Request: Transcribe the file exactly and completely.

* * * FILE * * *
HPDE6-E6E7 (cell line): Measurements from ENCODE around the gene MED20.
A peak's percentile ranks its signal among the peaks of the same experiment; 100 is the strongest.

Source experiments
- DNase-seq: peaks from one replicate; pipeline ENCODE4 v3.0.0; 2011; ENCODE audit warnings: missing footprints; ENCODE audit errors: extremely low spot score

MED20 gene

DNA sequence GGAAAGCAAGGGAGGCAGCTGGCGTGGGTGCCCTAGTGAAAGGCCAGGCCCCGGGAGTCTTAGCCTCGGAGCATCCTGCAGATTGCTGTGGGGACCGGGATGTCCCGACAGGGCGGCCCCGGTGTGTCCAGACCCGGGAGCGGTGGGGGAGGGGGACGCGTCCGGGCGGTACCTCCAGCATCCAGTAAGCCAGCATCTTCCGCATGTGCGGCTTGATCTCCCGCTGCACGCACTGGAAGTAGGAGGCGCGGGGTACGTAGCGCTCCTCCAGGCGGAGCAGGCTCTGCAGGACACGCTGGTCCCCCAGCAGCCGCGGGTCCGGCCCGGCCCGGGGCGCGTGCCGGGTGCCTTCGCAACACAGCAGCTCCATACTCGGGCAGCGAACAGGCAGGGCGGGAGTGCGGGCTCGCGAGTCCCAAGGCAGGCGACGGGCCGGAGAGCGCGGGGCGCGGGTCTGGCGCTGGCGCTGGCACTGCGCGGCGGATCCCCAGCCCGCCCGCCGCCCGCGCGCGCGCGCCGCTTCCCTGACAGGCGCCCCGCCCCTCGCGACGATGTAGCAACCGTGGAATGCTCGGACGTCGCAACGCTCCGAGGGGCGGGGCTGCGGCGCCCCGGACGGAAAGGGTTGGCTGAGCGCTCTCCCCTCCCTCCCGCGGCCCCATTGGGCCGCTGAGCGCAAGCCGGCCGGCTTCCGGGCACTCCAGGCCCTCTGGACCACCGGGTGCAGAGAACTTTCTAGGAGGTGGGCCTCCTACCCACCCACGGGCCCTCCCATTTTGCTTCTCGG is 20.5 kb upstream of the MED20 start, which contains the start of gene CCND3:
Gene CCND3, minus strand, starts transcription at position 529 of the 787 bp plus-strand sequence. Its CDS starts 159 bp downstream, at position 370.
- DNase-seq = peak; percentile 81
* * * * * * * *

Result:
HPDE6-E6E7 (cell line): Measurements from ENCODE around the gene MED20.
A peak's percentile ranks its signal among the peaks of the same experiment; 100 is the strongest.

Source experiments
- DNase-seq: peaks from one replicate; pipeline ENCODE4 v3.0.0; 2011; ENCODE audit warnings: missing footprints; ENCODE audit errors: extremely low spot score

MED20 gene

DNA sequence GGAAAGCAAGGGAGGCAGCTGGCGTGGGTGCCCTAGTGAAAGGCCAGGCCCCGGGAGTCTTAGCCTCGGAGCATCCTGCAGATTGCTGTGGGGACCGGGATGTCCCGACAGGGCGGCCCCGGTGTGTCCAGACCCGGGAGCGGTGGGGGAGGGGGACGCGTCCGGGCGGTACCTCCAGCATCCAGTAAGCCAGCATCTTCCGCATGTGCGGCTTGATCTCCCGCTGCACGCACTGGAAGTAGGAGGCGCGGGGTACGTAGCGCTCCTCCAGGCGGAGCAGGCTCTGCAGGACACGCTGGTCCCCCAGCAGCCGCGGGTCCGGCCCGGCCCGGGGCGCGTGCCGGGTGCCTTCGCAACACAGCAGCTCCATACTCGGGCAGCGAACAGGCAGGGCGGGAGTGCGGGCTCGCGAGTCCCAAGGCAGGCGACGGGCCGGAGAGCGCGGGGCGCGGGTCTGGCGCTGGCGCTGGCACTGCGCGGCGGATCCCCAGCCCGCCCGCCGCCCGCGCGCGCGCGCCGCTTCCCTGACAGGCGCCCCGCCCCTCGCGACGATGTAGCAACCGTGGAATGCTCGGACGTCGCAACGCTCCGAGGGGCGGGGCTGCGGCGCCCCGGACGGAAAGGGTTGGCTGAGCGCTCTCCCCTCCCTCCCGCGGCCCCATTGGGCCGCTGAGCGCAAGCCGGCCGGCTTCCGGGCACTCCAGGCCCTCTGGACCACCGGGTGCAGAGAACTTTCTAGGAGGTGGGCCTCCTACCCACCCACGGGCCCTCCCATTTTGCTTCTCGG is 20.5 kb upstream of the MED20 start, which contains the start of gene CCND3:
Gene CCND3, minus strand, starts transcription at position 529 of the 787 bp plus-strand sequence. Its CDS starts 159 bp downstream, at position 370.
- DNase-seq = peak; percentile 81